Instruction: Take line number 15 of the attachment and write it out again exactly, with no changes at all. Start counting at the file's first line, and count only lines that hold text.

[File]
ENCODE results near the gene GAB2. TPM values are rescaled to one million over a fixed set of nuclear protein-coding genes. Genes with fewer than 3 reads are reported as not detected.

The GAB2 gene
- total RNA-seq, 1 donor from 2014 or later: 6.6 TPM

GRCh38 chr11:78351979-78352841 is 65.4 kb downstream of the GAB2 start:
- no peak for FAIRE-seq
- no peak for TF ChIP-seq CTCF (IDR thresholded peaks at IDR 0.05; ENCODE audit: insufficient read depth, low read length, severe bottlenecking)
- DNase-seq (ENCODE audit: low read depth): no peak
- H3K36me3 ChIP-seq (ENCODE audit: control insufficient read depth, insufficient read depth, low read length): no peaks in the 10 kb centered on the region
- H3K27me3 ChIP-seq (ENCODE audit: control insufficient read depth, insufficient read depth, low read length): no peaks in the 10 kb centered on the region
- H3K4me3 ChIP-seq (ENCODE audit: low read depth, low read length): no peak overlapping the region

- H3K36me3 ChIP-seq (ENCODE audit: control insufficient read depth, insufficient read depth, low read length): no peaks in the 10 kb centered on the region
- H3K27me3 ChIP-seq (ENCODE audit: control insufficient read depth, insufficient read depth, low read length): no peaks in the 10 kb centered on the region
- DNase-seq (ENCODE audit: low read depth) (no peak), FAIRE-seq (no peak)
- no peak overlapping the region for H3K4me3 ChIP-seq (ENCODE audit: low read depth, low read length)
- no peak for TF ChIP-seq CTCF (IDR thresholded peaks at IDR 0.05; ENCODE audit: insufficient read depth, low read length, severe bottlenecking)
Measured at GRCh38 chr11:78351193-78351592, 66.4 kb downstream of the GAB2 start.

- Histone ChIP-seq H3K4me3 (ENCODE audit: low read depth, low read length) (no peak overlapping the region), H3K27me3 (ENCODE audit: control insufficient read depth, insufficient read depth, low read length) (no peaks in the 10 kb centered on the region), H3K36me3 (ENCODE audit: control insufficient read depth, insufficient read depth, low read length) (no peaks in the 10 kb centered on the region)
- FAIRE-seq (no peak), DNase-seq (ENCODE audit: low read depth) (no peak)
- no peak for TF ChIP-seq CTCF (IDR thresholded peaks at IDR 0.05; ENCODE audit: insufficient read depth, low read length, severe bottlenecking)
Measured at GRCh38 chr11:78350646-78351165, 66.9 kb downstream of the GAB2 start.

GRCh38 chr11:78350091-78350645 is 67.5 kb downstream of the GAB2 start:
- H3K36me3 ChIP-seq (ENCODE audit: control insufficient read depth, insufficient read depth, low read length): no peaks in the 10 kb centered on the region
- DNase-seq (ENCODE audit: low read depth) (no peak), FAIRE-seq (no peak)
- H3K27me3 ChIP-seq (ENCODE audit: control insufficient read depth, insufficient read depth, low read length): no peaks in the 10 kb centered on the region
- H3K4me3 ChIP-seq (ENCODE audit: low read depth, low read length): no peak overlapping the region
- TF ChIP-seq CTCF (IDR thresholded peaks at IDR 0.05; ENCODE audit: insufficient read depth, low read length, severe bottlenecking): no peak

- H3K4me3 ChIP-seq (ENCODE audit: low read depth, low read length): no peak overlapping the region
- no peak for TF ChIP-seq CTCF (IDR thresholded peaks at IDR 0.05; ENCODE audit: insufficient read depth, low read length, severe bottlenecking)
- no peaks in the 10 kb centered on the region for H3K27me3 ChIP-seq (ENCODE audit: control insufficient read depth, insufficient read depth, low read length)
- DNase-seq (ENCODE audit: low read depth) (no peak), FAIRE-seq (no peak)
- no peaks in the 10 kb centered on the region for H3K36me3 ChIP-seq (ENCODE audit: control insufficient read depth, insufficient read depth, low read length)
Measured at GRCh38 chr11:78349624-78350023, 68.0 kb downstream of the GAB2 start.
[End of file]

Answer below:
- no peak for TF ChIP-seq CTCF (IDR thresholded peaks at IDR 0.05; ENCODE audit: insufficient read depth, low read length, severe bottlenecking)